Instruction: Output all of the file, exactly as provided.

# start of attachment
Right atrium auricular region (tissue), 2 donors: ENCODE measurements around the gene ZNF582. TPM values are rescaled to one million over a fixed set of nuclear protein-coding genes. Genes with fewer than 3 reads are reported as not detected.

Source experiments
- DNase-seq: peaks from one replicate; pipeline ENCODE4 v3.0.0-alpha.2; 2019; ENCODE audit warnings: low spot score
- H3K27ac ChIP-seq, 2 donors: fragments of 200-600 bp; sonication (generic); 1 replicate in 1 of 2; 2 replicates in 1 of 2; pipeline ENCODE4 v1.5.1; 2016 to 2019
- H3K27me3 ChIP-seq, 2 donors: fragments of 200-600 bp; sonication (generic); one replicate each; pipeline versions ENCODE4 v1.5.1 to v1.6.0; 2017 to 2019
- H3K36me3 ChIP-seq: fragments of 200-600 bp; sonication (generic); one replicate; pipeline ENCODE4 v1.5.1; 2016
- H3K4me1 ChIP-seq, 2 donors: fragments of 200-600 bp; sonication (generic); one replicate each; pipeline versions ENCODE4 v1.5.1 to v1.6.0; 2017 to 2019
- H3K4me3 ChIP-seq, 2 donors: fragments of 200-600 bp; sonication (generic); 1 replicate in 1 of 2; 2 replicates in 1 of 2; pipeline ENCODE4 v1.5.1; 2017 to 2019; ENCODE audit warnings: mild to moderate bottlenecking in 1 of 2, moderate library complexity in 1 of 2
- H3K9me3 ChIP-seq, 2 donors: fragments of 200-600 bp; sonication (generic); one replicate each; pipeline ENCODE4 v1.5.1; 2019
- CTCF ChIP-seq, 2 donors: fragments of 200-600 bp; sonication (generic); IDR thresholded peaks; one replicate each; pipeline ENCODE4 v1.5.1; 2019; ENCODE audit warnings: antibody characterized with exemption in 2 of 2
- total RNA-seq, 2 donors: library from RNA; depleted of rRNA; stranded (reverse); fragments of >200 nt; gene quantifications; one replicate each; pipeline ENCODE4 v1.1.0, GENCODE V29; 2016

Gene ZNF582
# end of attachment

Right atrium auricular region (tissue), 2 donors: ENCODE measurements around the gene ZNF582. TPM values are rescaled to one million over a fixed set of nuclear protein-coding genes. Genes with fewer than 3 reads are reported as not detected.

Source experiments
- DNase-seq: peaks from one replicate; pipeline ENCODE4 v3.0.0-alpha.2; 2019; ENCODE audit warnings: low spot score
- H3K27ac ChIP-seq, 2 donors: fragments of 200-600 bp; sonication (generic); 1 replicate in 1 of 2; 2 replicates in 1 of 2; pipeline ENCODE4 v1.5.1; 2016 to 2019
- H3K27me3 ChIP-seq, 2 donors: fragments of 200-600 bp; sonication (generic); one replicate each; pipeline versions ENCODE4 v1.5.1 to v1.6.0; 2017 to 2019
- H3K36me3 ChIP-seq: fragments of 200-600 bp; sonication (generic); one replicate; pipeline ENCODE4 v1.5.1; 2016
- H3K4me1 ChIP-seq, 2 donors: fragments of 200-600 bp; sonication (generic); one replicate each; pipeline versions ENCODE4 v1.5.1 to v1.6.0; 2017 to 2019
- H3K4me3 ChIP-seq, 2 donors: fragments of 200-600 bp; sonication (generic); 1 replicate in 1 of 2; 2 replicates in 1 of 2; pipeline ENCODE4 v1.5.1; 2017 to 2019; ENCODE audit warnings: mild to moderate bottlenecking in 1 of 2, moderate library complexity in 1 of 2
- H3K9me3 ChIP-seq, 2 donors: fragments of 200-600 bp; sonication (generic); one replicate each; pipeline ENCODE4 v1.5.1; 2019
- CTCF ChIP-seq, 2 donors: fragments of 200-600 bp; sonication (generic); IDR thresholded peaks; one replicate each; pipeline ENCODE4 v1.5.1; 2019; ENCODE audit warnings: antibody characterized with exemption in 2 of 2
- total RNA-seq, 2 donors: library from RNA; depleted of rRNA; stranded (reverse); fragments of >200 nt; gene quantifications; one replicate each; pipeline ENCODE4 v1.1.0, GENCODE V29; 2016

Gene ZNF582